Rural Education in America

Rural Education in America What Works for Our Students, Teachers, and Communities

Geoff Marietta and Sky Marietta
paper, 224 Pages
Pub. Date: December 2020
ISBN-13: 978-1-68253-560-8
Price: $32.00

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cloth, 224 Pages
Pub. Date: December 2020
ISBN-13: 978-1-68253-561-5
Price: $60.00

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Pub. Date: December 2020
ISBN-13: 978-1-68253-562-2

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Rural Education in America provides a comprehensive framework for understanding the diversity and complexity of rural communities in the United States and for helping rural educators implement and evaluate successful place-based programs tailored for students and their families. Written by educators who grew up in rural America and returned there to raise their children, the book illustrates how efficacy is determined by the degrees to which instruction, interventions, and programs address the needs and strengths of each unique rural community.


Students growing up in cities or affluent suburbs shouldn’t have an edge over those raised in the Appalachian coal country or other sectors of rural America when it comes to receiving a top-notch education. Rural matters. Geoff and Sky Marietta take us to an often neglected slice of America that needs to be part of the narrative if our country is going to be successful. Young learners living in rural areas have as much right to an equitable educational opportunity as anyone else. — Daniel A. Domenech, executive director, AASA, The School Superintendents Association

Rural America is often misunderstood, which results in policies and practices misaligned to the needs of its schools. Geoff and Sky Marietta tap their experience as practitioners, researchers, and community members to develop a more complex and complete understanding of rural America. They take a strengths-based approach to creating a framework for action that provides inspiring, evidence-based solutions. — Ryan Wise, dean, Drake University School of Education

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About the Authors

Geoff Marietta is entrepreneur-in-residence at the University of the Cumberlands and founder of Invest 606, a business accelerator and pitch contest for Southeastern Kentucky in partnership with the University of the Cumberlands, Foundation for Appalachian Kentucky, and the James Graham Brown Foundation. Geoff is also the founder of Mountain Tech Media, a diversified front-end digital media company based in Eastern Kentucky, and Trillium Ventures, a community development real estate company that invests and restores historic main street buildings in the region. He is the former executive director of Pine Mountain Settlement School, an eight-hundred-acre National Historic Landmark community nonprofit in Harlan County, Kentucky. Born in Hibbing, Minnesota, on the Mesabi Iron Range, Geoff attended the University of Montana, where he studied forestry. He then lived on the Navajo Nation in rural New Mexico, teaching high school special education and serving as an assistant principal. He went on to earn his MBA from Harvard Business School and a doctorate from the Harvard Graduate School of Education. During his time in Cambridge, Geoff cofounded and served as CEO of the software development company Giant Otter Technologies, acquired by In addition to Rural Education in America, Geoff is a coauthor of Improving Education Together and Achieving Coherence in District Improvement—as well as more than twenty case studies, articles, and reports. He currently lives in Williamsburg, Kentucky, with his wife, Sky, and their sons, Harlan and Perry.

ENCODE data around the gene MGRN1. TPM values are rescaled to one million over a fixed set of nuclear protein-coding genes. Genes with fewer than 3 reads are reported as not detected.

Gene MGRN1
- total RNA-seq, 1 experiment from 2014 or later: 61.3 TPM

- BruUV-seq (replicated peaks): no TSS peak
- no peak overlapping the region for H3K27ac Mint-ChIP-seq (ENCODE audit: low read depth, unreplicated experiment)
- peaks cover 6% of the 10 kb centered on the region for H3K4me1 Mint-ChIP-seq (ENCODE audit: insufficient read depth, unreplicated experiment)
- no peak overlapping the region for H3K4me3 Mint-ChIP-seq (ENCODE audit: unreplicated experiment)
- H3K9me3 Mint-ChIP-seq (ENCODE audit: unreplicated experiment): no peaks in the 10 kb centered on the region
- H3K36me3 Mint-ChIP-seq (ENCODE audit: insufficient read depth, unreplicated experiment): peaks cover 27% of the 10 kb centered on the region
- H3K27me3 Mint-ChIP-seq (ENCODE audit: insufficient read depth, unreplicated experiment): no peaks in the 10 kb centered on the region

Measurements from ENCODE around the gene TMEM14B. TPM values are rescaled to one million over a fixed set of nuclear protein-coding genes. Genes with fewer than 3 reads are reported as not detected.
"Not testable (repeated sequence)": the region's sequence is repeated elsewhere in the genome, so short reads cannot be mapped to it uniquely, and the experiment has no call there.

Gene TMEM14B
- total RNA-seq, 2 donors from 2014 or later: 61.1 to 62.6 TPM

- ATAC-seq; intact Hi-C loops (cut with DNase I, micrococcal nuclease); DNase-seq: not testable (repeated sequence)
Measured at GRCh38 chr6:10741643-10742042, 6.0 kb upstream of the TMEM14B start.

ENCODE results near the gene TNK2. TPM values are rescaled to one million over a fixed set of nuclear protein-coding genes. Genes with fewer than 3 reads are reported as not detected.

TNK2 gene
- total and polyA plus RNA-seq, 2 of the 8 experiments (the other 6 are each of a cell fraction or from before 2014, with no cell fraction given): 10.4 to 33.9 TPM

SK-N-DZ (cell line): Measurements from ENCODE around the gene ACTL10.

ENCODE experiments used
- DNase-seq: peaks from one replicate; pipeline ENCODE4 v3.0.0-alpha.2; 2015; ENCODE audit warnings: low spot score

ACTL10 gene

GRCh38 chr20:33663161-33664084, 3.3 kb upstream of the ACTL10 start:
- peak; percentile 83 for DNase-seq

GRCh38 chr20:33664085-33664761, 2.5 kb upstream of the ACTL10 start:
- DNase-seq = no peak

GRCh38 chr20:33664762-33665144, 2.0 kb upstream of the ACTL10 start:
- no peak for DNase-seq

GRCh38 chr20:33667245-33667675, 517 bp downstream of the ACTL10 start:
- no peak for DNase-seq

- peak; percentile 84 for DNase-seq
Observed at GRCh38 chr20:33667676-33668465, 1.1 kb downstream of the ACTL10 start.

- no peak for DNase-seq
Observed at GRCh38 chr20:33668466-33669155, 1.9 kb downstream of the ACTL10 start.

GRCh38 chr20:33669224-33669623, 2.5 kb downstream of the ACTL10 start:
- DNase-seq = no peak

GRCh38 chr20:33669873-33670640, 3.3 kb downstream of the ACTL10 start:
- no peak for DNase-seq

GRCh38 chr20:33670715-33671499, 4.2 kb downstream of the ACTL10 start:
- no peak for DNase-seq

Sky Marietta is an assistant professor at the University of the Cumberlands and director of the Learning Commons, a peer-based program to support the academic achievement of vulnerable college students. She also is the owner of Moonbow, a group of three small businesses that support Appalachian artists and suppliers on Main Street in Corbin, Harlan, and Williamsburg. Sky grew up in Appalachian Kentucky, the fifth of her parents’ seven children. She went to college at Yale, became a teacher on the Navajo Nation, and then received her doctorate from the Harvard Graduate School of Education (HGSE) in child development with a focus on language and literacy. Rural communities have been a through line of her work, including a dissertation that examined the differences between early literacy development in urban and rural poor communities. She taught a class on rural education at HGSE as a postdoctoral fellow and lecturer. Since graduating, she has launched an early childhood program in Harlan County in Kentucky and worked as a specialist for Kentucky’s Cooperative Extension program. In addition to Rural Education in America, she is a coauthor of Teaching Advanced Literacy Skills and Making Assessment Matter. She lives with her husband, Geoff, their sons, Harlan and Perry, and two dogs. She blogs about their lives and businesses at